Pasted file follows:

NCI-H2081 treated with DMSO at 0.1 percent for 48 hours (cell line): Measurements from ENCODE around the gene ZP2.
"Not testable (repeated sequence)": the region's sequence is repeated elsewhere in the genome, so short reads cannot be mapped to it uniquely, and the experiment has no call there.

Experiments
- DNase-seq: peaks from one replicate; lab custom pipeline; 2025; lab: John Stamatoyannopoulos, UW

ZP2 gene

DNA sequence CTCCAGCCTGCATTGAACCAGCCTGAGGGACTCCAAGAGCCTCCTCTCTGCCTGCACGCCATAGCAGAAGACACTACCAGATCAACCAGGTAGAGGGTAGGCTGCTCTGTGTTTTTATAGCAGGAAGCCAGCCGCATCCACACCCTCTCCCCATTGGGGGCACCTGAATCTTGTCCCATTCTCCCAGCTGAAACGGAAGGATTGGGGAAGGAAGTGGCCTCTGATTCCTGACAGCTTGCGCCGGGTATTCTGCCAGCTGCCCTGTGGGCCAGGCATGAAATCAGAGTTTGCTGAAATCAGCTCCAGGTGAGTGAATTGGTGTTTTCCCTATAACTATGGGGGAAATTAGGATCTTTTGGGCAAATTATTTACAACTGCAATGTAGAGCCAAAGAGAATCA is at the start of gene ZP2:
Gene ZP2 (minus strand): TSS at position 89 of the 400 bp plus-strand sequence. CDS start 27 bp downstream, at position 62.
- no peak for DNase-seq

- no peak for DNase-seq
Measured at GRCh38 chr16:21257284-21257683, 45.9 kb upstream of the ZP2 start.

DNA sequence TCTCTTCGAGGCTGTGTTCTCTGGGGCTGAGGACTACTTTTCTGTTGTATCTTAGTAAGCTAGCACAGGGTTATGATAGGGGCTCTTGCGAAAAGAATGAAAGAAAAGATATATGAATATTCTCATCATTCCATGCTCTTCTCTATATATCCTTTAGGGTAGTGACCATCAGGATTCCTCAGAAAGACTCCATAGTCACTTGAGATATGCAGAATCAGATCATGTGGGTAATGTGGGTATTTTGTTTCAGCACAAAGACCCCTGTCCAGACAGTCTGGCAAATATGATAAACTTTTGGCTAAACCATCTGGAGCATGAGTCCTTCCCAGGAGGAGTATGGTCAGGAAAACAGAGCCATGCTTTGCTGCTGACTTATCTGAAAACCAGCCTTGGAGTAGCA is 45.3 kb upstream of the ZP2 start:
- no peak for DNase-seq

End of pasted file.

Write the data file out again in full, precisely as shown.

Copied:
NCI-H2081 treated with DMSO at 0.1 percent for 48 hours (cell line): Measurements from ENCODE around the gene ZP2.
"Not testable (repeated sequence)": the region's sequence is repeated elsewhere in the genome, so short reads cannot be mapped to it uniquely, and the experiment has no call there.

Experiments
- DNase-seq: peaks from one replicate; lab custom pipeline; 2025; lab: John Stamatoyannopoulos, UW

ZP2 gene

DNA sequence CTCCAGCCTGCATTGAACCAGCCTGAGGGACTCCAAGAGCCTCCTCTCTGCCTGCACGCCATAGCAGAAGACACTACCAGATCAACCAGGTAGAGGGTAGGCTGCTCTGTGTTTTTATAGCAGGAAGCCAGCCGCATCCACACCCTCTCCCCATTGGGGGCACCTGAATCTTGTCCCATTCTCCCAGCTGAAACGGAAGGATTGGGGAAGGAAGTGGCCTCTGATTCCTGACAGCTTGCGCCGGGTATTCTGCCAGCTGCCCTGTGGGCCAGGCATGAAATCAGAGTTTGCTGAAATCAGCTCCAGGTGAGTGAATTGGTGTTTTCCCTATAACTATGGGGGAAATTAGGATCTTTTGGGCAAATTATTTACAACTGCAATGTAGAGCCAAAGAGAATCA is at the start of gene ZP2:
Gene ZP2 (minus strand): TSS at position 89 of the 400 bp plus-strand sequence. CDS start 27 bp downstream, at position 62.
- no peak for DNase-seq

- no peak for DNase-seq
Measured at GRCh38 chr16:21257284-21257683, 45.9 kb upstream of the ZP2 start.

DNA sequence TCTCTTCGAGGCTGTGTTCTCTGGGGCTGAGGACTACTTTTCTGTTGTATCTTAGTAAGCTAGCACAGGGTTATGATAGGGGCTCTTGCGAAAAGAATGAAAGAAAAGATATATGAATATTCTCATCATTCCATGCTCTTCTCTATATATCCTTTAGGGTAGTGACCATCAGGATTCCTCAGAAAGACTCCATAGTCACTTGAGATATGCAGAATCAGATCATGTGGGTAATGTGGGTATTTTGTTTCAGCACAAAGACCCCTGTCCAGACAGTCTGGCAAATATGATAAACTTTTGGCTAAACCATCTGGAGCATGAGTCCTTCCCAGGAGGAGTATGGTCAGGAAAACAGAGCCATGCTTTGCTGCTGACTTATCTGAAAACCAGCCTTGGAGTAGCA is 45.3 kb upstream of the ZP2 start:
- no peak for DNase-seq